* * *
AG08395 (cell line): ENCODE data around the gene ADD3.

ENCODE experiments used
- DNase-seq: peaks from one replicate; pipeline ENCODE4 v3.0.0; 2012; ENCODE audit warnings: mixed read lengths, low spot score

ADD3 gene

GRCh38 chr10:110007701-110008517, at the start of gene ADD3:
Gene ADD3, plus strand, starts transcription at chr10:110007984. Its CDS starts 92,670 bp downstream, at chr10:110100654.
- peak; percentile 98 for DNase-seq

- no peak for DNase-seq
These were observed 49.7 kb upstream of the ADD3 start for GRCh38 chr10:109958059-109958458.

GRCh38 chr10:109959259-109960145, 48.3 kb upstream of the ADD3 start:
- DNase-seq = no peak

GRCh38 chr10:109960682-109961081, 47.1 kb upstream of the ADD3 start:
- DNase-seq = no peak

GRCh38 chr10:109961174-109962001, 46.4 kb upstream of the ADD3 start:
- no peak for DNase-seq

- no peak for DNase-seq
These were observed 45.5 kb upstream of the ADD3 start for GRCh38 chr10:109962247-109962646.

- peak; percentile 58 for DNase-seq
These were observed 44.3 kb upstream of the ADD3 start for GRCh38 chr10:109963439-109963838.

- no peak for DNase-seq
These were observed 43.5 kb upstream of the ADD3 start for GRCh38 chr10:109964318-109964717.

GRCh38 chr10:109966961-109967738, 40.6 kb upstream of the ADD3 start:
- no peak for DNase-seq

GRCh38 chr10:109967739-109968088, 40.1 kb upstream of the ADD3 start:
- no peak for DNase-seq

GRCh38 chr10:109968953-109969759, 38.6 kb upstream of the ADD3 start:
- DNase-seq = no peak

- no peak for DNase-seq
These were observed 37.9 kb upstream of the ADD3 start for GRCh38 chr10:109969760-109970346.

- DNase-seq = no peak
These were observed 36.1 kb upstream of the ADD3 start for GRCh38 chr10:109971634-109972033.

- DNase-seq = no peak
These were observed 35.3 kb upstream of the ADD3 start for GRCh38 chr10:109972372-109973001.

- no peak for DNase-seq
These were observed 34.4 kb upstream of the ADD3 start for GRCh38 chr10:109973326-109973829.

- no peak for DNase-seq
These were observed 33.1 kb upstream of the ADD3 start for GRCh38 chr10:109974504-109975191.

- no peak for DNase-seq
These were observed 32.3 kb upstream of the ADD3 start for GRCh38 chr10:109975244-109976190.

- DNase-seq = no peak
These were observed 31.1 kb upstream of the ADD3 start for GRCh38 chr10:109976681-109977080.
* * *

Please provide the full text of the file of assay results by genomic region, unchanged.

AG08395 (cell line): ENCODE data around the gene ADD3.

ENCODE experiments used
- DNase-seq: peaks from one replicate; pipeline ENCODE4 v3.0.0; 2012; ENCODE audit warnings: mixed read lengths, low spot score

ADD3 gene

GRCh38 chr10:110007701-110008517, at the start of gene ADD3:
Gene ADD3, plus strand, starts transcription at chr10:110007984. Its CDS starts 92,670 bp downstream, at chr10:110100654.
- peak; percentile 98 for DNase-seq

- no peak for DNase-seq
These were observed 49.7 kb upstream of the ADD3 start for GRCh38 chr10:109958059-109958458.

GRCh38 chr10:109959259-109960145, 48.3 kb upstream of the ADD3 start:
- DNase-seq = no peak

GRCh38 chr10:109960682-109961081, 47.1 kb upstream of the ADD3 start:
- DNase-seq = no peak

GRCh38 chr10:109961174-109962001, 46.4 kb upstream of the ADD3 start:
- no peak for DNase-seq

- no peak for DNase-seq
These were observed 45.5 kb upstream of the ADD3 start for GRCh38 chr10:109962247-109962646.

- peak; percentile 58 for DNase-seq
These were observed 44.3 kb upstream of the ADD3 start for GRCh38 chr10:109963439-109963838.

- no peak for DNase-seq
These were observed 43.5 kb upstream of the ADD3 start for GRCh38 chr10:109964318-109964717.

GRCh38 chr10:109966961-109967738, 40.6 kb upstream of the ADD3 start:
- no peak for DNase-seq

GRCh38 chr10:109967739-109968088, 40.1 kb upstream of the ADD3 start:
- no peak for DNase-seq

GRCh38 chr10:109968953-109969759, 38.6 kb upstream of the ADD3 start:
- DNase-seq = no peak

- no peak for DNase-seq
These were observed 37.9 kb upstream of the ADD3 start for GRCh38 chr10:109969760-109970346.

- DNase-seq = no peak
These were observed 36.1 kb upstream of the ADD3 start for GRCh38 chr10:109971634-109972033.

- DNase-seq = no peak
These were observed 35.3 kb upstream of the ADD3 start for GRCh38 chr10:109972372-109973001.

- no peak for DNase-seq
These were observed 34.4 kb upstream of the ADD3 start for GRCh38 chr10:109973326-109973829.

- no peak for DNase-seq
These were observed 33.1 kb upstream of the ADD3 start for GRCh38 chr10:109974504-109975191.

- no peak for DNase-seq
These were observed 32.3 kb upstream of the ADD3 start for GRCh38 chr10:109975244-109976190.

- DNase-seq = no peak
These were observed 31.1 kb upstream of the ADD3 start for GRCh38 chr10:109976681-109977080.